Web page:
How to care for window treatments
If your home has windows — and we sure hope it does! — it most likely also has curtains, drapes, blinds, shades, or even a combination of window treatment options. Of course, window treatments serve as decorative elements to enhance your home décor, but at the same time, they fulfill a variety of very practical purposes. Sheer curtains diffuse bright sunlight, black-out shades block even the softest moon rays at night, blinds offer privacy, and heavy drapes can even reduce your heating bill in the winter months.
It’s almost impossible to notice day to day, but our window treatments have so much to put up with over time. It’s quite astonishing how much dust and grime can build up while you’re not paying attention, from fireplaces and cooking fumes to damage from sunlight.
Before we offer our tips, we definitely want to caution you before you start doing any major window treatment cleaning at home. Simple spot cleaning or vacuuming is usually okay, but we’ve heard our fair share of horror stories about expensive window treatments shrinking or becoming distorted because of improper home care. When it comes to full cleaning, we 100% suggest that you leave it to the professionals.
Each main category of window furnishings has its own set of recommended care instructions, so let’s break it down. :
How to care for blinds
Blinds consist of horizontal or vertical slats that can tilt to let the light in or to keep it out. They’re often on a pulley system to lift them completely up or down or side to side. Blinds are available in a wide array of materials, from (faux) wood to aluminum and vinyl. Naturally, each material will have its own specialized cleaning instructions, but there are a few universal tips when it comes to caring for your blinds.
- Go retro with a feather duster to keep dust from building up over time.
- Vacuum your blinds once in a while with a soft brush or upholstery attachment on LOW power.
- Run a soft, damp cloth along the slats to pick up any stubborn grime.
Pst! We partner with Yorkville Carpet Care to offer professional blind cleaning. Their specialized equipment will make your blinds summer sun-worthy.
How to care for shades
Window shades consist of a long panel of fabric that either rolls (a.k.a. roller blinds) or folds (like pleated or cellular blinds) to lift up and let the light in. Black-out shades also exist, but many types of shades will be a bit sheer to let the outside light diffuse its way into your home. They are made of fabric that can’t just be tossed in the washer, but there are definitely still simple tips to care for your window shades at home until they need to be cleaned professionally.
- Feather dusters work here, too, but you can also use a lint roller to pick up dust and lint from your shades.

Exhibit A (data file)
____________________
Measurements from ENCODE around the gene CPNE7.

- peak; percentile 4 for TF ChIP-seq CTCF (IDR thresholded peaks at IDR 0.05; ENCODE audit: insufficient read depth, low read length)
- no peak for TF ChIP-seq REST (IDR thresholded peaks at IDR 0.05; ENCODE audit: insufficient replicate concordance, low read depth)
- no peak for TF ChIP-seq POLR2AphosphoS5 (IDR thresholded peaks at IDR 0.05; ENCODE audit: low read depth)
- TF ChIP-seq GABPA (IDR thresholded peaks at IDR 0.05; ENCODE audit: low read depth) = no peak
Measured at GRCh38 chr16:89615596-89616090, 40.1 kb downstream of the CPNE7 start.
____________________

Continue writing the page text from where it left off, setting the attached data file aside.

- Shades are also fairly easy to clean with a vacuum cleaner on low and a brush attachment for upholstery.
- If you have a steam cleaner at home, that’s a great way to brighten up the fabric of your window shades and get all the dust out.
- For shades with little compartments within the folds, use a hair dryer on low heat or a canister of compressed air to blow out the dust.
- Any small stains can usually be touched up by using a clean, damp sponge with a bit of mild soap, but always blot, never rub.
- When in doubt, check the care label or consult any warranty documentation or care pamphlets that came with your purchase.
How to care for curtains
Curtains are long or short panels of fabric that frame or cover a window. While they are similar to drapes, curtains are generally more lightweight or even sheer, made from a single layer of fabric.
- Spot clean your curtains with mild soap and a clean, damp sponge.
- If your washing machine is big enough, your curtains might be able to be washed at home. You might need to avoid an intense spin cycle, plus stick with low temperatures and a delicate setting, so be sure to check care labels and err on the side of caution if you’re unsure.
- It’s probably best to avoid the dryer, unless the care label expressly states that drying is okay. When in doubt, let your curtains hang-dry or use an air-only setting.
- For some lace or sheer curtains, air-only drying can be a great way to get out the dust. Be careful though. These delicate curtains are easy to ruin.
- If you’re doing any ironing on your curtains, be sure to do so on the inside. Usually, though, rehanging while slightly damp will do the trick to let the wrinkles fall out.
How to care for drapes
Drapes (or draperies) are similar to curtains but are usually made from stiffer fabrics with added lining. They bring a luxurious, dramatic touch to your window treatments and often serve to block out light at night.
The fabrics used to make drapes tend to be dry clean only or require specialized care. And even if the material is technically washable, drapes can be too bulky and weighty to take down and rehang on your own. Since drapes are made with heavy, upholstery-like fabrics, they are also virtually impossible to fit into a consumer-grade washing machine.
For major jobs like this, we offer full in-home services for takedown and rehang of draperies and on-site drapery cleaning. As custom cleaning experts, we do recommend having your curtains and drapes professionally cleaned at least once every two years. That special care will keep your draperies looking their best and prolong their life so you can keep enjoying them for years to come.
Parkers Custom Clothing Care is also proud to partner with Yorkville Carpet Care for the certified cleaning of Hunter Douglas window treatments, just one of our many in-home cleaning services.